Our first attempt to snowshoe Farmington Canyon was scuttled by vague (to me, at least) navigation instructions and very high winds, seeming to give purpose to my suggestion to turn around and see if we’ve missed something. And I’m glad we did since we weren’t fully kitted to trek in 50 mile-per-hour winds. Who is? Instead we picked up two pair of ski goggles and went home and warmed up for some New Year’s Eve celebration.
Our first attempt at snowshoeing was a few days previous when I suggested we try them out on the Bonneville Shoreline trail. So, we’ve turned another corner in our Cornering Consciousness. This new mode of travel has been on Mindy’s mind for a year, now, which I’ve been resisting for reasons having to do with my being out of shape. You see the method to her madness.
Snow conditions were a far cry from ideal on our ascent and our late start put us navigating a canyon without a trail into sunset and a brewing winter storm. So, we trekked up to the summit, had a hot lunch and walked the trail back to North Salt Lake.
We’ve enjoyed this view without inversion dozens of times during warmer months and despite the damaging haze it was good, at least, to get above it.
We kitted up before Christmas – gifts to each other and from our daughter – at REI, only to return after the Bonneville trek to fill in the gaps of our gear; better base layer and trek pants for me, better backpack for her.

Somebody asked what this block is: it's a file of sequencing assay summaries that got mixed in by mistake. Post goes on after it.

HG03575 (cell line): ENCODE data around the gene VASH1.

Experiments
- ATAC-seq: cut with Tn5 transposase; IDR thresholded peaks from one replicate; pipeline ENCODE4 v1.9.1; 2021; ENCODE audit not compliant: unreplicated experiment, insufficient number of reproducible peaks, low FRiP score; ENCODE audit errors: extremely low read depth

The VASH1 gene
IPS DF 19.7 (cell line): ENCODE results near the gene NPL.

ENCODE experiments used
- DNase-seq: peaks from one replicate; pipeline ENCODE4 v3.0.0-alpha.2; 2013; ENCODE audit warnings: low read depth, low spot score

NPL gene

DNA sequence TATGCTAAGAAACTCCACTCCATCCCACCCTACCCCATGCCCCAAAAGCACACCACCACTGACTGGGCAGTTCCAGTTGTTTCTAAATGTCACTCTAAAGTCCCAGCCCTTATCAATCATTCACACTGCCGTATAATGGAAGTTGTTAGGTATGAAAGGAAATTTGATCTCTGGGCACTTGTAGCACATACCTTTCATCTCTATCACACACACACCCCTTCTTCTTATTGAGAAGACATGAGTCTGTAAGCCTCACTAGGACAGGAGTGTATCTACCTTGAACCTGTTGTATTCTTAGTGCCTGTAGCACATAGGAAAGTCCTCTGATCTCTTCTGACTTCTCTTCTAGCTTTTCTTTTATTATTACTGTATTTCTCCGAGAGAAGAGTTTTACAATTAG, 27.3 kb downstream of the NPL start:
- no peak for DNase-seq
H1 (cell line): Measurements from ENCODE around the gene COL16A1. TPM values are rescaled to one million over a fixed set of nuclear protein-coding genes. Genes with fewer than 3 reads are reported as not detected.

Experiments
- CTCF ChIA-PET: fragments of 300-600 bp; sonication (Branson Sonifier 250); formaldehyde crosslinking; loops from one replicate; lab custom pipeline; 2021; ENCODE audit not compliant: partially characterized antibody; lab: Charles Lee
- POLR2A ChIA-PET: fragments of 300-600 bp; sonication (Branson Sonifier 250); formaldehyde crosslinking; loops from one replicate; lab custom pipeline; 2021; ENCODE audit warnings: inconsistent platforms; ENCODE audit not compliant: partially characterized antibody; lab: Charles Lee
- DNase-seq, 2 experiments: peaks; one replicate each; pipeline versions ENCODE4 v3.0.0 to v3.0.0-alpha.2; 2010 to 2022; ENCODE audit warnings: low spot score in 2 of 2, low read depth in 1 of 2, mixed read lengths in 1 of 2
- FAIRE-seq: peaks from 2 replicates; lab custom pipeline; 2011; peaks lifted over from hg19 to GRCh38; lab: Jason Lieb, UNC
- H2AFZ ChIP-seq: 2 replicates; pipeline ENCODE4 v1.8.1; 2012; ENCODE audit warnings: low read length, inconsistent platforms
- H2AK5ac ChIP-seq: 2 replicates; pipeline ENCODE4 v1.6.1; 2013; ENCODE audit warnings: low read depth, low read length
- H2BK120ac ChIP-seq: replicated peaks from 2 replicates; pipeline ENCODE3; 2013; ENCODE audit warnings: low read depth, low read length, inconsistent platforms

We walk with MSR Lightning Shoes with lightweight trek poles. We pack a full change of winter clothing, a satellite tracking device, a pair of FlexLite chairs, a survival kit (fire, water purification, shelter, signal), a first aid kit, a backpacking stove and plenty of water and carbs to keep us going.
We tried Farmington Canyon the following day – New Year’s Day – and put everything to the test. The shoes turned us into human snowmobiles and it didn’t take long to appreciate their design and the investment. And we stayed viable in fourteen degrees, frozen hydro tubes not withstanding, and the rest of our gear and prep served us well.
Better than the physics of snowshoeing, though, is the time spent together. She is fearless and engages the air around her in ways that have always inspired me. We sat in the sun along the trail and made a hot lunch and while it cooked in its bag we simultaneously quieted, silent and listened to what Winter does in this canyon. Frigid air feels like it allows a different frequency for sound to travel, as it did for us to connect.
More to come as we explore the trails of the Wasatch Front.